I had seen them during my mother's 75th birthday celebrations last January 2011. Both old women, lifetime companions. C. is the more "manly" of the two, short haircut, never wears a skirt. B. is my distant relative, very feminine in her deportment, said to have been the former girlfriend of another relative of mine (now deceased, God bless his soul). They brought with them to the party their three-year-old adopted girl, begot out-of-wedlock by a prostitute in our hometown, father unknown. Years ...more
Kim
Apr 28, 2012 rated it really liked it

This is a must-read for anyone interested in artists and writers in Paris in the early part of the 20th century, because every writer and artist of any note who was in Paris at that time encountered Gertrude Stein at some point. Picasso, Braque, Matisse and Magritte, Apollinaire, Gide, Pound and Hemingway: all of them and many others attended Stein's celebrated Saturday evening salon.

Stein wrote this work in the conversational style of Toklas, who was her life partner. Ostensibly Toklas' autobi
...more
K.D. Absolutely
Mar 21, 2011 rated it liked it  ·  review of another edition
Recommended to K.D. by: Top 10 Gay and Lesbian Novels; 1001 Books You Must Read Before You Die (2006-2010)
Shelves: memoirs, 1001-core
What makes this book memorable for me is this interesting idea: a pseudo-autobiography. Gertrude Stein wrote this book from the perspective of her lover, Alice B. Toklas. It is like an autobiography yet Stein put herself in Toklas' shoes. I am still to read Stein's first novel, Three Lives and her long The Making of the Americans both of which were mentioned a lot of time in this book but I have an inkling that Stein's writing style or voice here is different from what she used in those two book ...more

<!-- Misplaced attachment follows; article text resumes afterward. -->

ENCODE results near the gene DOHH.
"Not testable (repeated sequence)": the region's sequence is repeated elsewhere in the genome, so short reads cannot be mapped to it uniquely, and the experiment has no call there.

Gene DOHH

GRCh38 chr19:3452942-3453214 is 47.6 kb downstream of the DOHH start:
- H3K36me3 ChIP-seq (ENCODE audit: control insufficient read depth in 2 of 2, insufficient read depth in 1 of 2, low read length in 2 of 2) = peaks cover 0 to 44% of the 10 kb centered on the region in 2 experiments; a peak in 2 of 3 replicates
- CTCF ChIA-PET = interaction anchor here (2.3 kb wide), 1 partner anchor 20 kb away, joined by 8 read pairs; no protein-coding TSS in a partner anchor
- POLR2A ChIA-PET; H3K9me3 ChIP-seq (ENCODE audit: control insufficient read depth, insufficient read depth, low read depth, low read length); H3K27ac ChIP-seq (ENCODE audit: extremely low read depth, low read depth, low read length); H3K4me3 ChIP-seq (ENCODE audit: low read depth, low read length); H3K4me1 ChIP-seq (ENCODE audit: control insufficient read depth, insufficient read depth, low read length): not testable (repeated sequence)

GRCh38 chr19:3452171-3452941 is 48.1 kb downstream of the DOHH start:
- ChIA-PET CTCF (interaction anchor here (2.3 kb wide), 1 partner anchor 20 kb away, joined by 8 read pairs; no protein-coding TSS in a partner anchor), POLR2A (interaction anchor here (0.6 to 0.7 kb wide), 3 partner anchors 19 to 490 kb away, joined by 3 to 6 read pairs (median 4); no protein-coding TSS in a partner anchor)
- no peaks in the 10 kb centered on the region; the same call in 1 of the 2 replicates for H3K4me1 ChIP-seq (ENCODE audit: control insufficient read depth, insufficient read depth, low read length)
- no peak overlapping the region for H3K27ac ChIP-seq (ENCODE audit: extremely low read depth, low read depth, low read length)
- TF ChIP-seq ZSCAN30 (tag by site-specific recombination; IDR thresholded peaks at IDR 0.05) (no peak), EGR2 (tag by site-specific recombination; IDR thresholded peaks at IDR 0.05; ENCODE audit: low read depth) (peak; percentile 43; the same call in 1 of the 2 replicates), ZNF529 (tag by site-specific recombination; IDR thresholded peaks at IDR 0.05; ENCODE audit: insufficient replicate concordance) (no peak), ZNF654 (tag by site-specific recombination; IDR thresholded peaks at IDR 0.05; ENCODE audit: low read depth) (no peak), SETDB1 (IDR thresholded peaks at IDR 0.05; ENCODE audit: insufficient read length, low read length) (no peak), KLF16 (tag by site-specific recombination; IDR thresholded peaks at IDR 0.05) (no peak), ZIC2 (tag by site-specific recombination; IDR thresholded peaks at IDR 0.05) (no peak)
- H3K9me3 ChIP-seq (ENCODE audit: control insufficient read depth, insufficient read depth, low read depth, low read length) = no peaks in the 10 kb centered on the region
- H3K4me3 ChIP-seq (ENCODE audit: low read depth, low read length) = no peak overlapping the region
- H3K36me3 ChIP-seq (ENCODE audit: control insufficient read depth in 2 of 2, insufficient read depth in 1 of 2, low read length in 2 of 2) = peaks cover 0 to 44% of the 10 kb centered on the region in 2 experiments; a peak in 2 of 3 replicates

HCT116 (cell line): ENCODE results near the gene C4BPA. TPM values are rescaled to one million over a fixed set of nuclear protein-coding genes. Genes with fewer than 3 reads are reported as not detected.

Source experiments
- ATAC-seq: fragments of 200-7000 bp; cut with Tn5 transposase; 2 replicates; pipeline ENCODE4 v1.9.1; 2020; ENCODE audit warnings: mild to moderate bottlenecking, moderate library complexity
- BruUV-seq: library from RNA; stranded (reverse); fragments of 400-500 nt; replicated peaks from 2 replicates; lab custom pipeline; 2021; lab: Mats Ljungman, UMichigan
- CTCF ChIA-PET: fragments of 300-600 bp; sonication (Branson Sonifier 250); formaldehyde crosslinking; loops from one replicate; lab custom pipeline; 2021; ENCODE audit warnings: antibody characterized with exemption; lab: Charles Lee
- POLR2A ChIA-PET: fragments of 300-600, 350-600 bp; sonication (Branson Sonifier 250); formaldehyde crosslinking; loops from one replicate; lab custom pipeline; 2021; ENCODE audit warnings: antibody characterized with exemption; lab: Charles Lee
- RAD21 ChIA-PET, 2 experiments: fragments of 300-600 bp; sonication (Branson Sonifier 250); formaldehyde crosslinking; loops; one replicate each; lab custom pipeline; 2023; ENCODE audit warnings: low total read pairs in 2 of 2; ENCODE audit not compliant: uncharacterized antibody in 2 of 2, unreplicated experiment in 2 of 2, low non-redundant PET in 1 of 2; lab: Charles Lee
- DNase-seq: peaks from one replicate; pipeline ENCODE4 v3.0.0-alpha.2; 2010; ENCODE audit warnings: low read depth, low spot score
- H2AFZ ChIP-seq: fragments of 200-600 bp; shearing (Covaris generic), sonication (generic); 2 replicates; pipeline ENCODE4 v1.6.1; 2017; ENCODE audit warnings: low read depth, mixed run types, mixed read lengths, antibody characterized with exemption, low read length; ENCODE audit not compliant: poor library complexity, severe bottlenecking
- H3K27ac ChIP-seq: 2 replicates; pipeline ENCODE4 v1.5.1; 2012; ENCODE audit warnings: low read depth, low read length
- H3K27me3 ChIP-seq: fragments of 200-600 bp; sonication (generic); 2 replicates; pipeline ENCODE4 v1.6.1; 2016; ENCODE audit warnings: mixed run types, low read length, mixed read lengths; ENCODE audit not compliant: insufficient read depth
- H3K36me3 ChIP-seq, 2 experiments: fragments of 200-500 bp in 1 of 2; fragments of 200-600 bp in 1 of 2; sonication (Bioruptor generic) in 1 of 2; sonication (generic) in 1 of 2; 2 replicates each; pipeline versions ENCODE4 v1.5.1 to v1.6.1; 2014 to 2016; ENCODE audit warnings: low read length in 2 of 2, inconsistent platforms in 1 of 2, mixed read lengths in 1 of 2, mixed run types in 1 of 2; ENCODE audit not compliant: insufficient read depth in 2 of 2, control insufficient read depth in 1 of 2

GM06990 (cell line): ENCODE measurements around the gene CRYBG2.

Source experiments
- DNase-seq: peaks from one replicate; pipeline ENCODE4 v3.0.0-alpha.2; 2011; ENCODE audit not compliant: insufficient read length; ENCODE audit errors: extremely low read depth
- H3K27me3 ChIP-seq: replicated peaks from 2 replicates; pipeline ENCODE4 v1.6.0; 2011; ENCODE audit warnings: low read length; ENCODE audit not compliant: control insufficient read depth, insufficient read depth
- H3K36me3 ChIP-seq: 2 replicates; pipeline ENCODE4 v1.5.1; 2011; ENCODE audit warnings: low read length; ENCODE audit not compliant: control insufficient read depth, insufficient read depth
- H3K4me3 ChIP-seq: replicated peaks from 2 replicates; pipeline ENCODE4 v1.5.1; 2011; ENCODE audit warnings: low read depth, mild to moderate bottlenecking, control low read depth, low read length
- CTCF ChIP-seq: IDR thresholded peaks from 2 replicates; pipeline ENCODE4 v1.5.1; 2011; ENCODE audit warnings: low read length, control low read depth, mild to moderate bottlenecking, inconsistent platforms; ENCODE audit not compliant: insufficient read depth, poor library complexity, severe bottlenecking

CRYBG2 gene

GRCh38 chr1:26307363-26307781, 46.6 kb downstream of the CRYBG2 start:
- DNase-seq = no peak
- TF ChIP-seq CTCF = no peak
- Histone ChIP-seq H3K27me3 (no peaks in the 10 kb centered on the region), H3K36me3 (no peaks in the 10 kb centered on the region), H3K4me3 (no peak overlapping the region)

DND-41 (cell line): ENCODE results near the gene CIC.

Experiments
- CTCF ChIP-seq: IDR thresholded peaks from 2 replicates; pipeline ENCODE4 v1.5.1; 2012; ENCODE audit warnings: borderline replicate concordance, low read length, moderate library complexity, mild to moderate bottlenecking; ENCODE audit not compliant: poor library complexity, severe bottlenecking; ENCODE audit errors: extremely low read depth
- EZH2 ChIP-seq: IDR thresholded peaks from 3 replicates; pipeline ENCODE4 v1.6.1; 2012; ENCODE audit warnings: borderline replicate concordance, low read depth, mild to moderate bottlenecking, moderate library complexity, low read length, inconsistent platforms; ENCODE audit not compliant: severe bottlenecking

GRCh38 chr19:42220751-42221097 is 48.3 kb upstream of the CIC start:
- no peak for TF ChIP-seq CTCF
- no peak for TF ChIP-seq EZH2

Jennifer
Aug 30, 2007 rated it really liked it
Shelves: classics
I read this in my last year of college, in an autobiography seminar. Though it's not really an autobiography. A fictional autobiography.

I enjoyed it. Our class ultimately decided that it was an amazing love letter to Alice from Gertrude. It is incredibly pretentious and presumptious, but a love letter nonetheless. Just because the author is hopelessly self-involved doesn't make it any less a love letter.

Beautiful.
Nick
Mar 23, 2016 rated it did not like it
Self-obsessed snoozefest of a memoir detailing to excruciation the dining habits and interior designs of post-War Paris Bohemia. That Stein can make figures like Picasso boring when disfigured by her ugly syntactic compulsions is a perverse sort of accomplishment, I suppose. Genius my ass.
Sentimental Surrealist
May 22, 2013 rated it really liked it
You might be tempted to dismiss this book out-of-hand, either because of Gertrude Stein's reputation for unreadable austerity or because it's basically a bunch of bohemians (yes, they're famous bohemians, but the point stands) running around Paris and London, but I'm here to tell you it's well worth your time. Stein's style is a little repetitive, but has an easy conversational flow and quite a few beautiful moments, and besides, the book bristles with wit and an arrogance that's just on the rig ...more
Liz
Nov 28, 2016 rated it did not like it  ·  review of another edition
The ego of Gertrude Stein was too hard to swallow, particularly combined with the absolutely atrocious writing. This woman seriously compared herself to Shakespeare at some point. Shakespeare and this...No, just no.
Horrible horrible horrible.
Worse than Hemingway and Kafka.
Kathleen
It’s Paris in the period before and after WWI, and it is fascinating. This book is 80 percent name dropping and 20 percent Gertrude Stein’s unusual take on things. Both aspects were great fun.